I. Trap of Duchamp
Every time I visit a contemporary art exhibition, I cannot help saying to myself, “Unsuccessful copies of Duchamp are everywhere. They are still caught in the trap of Duchamp”. Oftentimes, artistic and aesthetic values of contemporary works of art are hardly recognizable at a first glance. This is because these works exist for the purpose of prompting viewers to explore the meaning of art and beauty. In other words, works of contemporary art deal with the very basic question, “what is art?”. Needless to say, no other artists have questioned the nature of art more eloquently than Duchamp. Specifically, he so conclusively indicated that art is one form of institution through his pieces called “Readyrnades”, which include an ordinary urinal with his signature on it (“Fountain”). Under his influence, the practice of letting works of art explain itself, or creating self-referential works, has become a major trend among contemporary artists. As viewers wonder the artistic value of an object they are examining, they are inevitably entrapped by an endless loop of self-reference. Duchamp was fully aware that such active involvement would add artistic value to the object.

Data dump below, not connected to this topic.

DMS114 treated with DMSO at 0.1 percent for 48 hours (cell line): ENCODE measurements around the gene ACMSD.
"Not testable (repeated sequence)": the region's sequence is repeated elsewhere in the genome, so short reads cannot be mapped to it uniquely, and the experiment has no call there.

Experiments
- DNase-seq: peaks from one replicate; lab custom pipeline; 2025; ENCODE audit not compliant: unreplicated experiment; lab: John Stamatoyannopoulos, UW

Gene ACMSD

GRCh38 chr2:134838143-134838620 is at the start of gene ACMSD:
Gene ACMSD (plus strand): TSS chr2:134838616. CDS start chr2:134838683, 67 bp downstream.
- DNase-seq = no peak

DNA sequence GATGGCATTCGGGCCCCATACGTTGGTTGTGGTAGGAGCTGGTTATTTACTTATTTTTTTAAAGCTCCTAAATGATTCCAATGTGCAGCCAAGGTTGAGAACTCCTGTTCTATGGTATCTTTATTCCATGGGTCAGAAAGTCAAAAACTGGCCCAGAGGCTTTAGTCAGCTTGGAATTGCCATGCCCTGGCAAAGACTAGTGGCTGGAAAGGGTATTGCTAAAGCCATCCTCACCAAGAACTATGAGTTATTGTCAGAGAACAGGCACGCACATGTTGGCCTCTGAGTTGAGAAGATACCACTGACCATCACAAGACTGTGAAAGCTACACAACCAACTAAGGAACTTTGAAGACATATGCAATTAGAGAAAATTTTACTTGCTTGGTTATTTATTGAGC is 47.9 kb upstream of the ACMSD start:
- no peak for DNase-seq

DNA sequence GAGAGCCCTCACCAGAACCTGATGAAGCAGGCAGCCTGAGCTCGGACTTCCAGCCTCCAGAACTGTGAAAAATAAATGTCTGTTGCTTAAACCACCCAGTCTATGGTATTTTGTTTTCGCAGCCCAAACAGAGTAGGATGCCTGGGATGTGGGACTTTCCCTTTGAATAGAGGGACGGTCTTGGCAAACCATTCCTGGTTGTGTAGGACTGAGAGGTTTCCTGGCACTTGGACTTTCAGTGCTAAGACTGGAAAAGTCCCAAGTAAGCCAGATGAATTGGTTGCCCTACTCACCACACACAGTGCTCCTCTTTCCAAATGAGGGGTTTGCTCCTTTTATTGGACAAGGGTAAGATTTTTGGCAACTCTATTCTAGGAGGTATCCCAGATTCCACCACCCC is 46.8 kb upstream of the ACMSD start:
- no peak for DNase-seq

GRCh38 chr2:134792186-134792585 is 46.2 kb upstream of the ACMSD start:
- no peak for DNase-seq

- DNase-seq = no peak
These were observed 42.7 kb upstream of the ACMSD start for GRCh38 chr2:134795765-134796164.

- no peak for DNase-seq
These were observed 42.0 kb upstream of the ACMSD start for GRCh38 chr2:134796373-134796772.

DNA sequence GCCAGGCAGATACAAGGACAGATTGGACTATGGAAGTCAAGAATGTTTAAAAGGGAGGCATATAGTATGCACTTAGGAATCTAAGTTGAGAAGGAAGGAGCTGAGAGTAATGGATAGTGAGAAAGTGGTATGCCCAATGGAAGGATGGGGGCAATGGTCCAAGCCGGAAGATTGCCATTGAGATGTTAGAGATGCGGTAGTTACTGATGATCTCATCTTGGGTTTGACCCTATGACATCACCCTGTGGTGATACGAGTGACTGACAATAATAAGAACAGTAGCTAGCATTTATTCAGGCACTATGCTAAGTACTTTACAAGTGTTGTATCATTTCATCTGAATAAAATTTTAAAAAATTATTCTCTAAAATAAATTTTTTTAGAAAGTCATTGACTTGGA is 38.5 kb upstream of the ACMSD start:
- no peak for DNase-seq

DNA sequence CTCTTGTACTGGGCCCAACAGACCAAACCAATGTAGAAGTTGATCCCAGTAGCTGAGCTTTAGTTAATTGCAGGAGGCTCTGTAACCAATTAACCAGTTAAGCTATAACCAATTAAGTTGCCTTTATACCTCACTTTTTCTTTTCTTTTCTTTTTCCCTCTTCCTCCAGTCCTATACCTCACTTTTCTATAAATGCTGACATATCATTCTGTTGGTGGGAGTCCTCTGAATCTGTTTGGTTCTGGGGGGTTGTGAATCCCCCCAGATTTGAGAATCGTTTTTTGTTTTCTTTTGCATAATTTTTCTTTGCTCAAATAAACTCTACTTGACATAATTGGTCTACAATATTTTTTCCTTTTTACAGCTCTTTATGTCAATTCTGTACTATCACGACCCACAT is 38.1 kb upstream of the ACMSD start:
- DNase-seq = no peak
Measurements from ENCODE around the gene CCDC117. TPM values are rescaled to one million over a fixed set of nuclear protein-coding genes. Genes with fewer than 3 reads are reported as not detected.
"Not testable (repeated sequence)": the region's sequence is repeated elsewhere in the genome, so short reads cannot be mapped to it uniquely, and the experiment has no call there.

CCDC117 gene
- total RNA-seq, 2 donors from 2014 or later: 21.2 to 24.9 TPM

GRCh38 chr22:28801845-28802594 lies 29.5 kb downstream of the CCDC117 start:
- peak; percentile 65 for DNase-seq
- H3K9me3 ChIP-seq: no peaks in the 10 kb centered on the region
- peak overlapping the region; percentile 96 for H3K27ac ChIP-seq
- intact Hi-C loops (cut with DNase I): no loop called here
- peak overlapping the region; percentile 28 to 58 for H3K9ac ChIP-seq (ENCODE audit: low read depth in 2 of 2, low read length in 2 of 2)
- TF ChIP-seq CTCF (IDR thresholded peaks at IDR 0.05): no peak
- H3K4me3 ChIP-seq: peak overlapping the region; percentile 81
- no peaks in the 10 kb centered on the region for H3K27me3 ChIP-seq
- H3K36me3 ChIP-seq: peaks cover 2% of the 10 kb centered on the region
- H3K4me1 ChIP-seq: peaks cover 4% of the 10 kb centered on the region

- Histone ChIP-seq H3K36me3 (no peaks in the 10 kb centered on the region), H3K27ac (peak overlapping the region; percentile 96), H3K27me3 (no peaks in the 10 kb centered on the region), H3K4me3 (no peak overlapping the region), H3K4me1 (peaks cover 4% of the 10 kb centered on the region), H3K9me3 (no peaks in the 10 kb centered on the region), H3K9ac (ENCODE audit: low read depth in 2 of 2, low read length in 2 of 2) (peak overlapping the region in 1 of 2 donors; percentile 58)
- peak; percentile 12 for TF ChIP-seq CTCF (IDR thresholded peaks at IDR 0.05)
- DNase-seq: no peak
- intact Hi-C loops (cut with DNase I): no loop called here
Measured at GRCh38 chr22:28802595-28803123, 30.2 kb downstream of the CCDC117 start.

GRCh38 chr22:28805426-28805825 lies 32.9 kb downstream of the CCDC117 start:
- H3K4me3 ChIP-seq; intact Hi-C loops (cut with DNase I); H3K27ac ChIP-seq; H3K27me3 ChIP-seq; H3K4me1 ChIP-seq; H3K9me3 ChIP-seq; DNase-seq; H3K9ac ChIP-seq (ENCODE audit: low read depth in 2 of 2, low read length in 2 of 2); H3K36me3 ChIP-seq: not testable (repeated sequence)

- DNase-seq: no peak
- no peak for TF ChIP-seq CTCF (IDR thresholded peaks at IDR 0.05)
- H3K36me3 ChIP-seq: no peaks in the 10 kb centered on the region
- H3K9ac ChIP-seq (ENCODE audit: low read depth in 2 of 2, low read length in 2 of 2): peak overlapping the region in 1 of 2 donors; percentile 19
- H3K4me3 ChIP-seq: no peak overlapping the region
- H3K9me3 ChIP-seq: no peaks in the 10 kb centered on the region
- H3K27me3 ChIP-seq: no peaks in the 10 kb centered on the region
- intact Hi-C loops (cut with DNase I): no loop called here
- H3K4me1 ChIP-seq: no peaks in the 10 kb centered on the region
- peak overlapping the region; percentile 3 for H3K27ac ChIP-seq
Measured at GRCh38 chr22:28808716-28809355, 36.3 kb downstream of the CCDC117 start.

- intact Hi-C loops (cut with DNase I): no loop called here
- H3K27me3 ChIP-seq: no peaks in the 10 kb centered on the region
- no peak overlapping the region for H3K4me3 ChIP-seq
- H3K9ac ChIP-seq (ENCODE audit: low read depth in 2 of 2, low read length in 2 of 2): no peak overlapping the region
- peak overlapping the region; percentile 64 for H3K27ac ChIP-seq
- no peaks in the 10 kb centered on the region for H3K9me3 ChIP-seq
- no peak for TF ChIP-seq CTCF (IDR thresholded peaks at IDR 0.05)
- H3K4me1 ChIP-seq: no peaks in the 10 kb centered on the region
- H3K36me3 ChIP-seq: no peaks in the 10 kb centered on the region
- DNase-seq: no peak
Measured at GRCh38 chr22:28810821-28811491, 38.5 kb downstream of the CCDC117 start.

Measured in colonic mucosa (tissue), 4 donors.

It should be also noted that Duchamp was an unrivaled chess player. Therefore, his works can be compared to chess problems; viewers are tempted to solve the problems and cast a contemplating look at his pieces, in place of moving chess pieces. But Duchamp invented a way never to lose chess games. Thus, once we are lured into his world, we are forced to play a game with no hope of winning.
- Masanao Katsumata is Associate Professor at Nagoya City University, Nagoya, Japan
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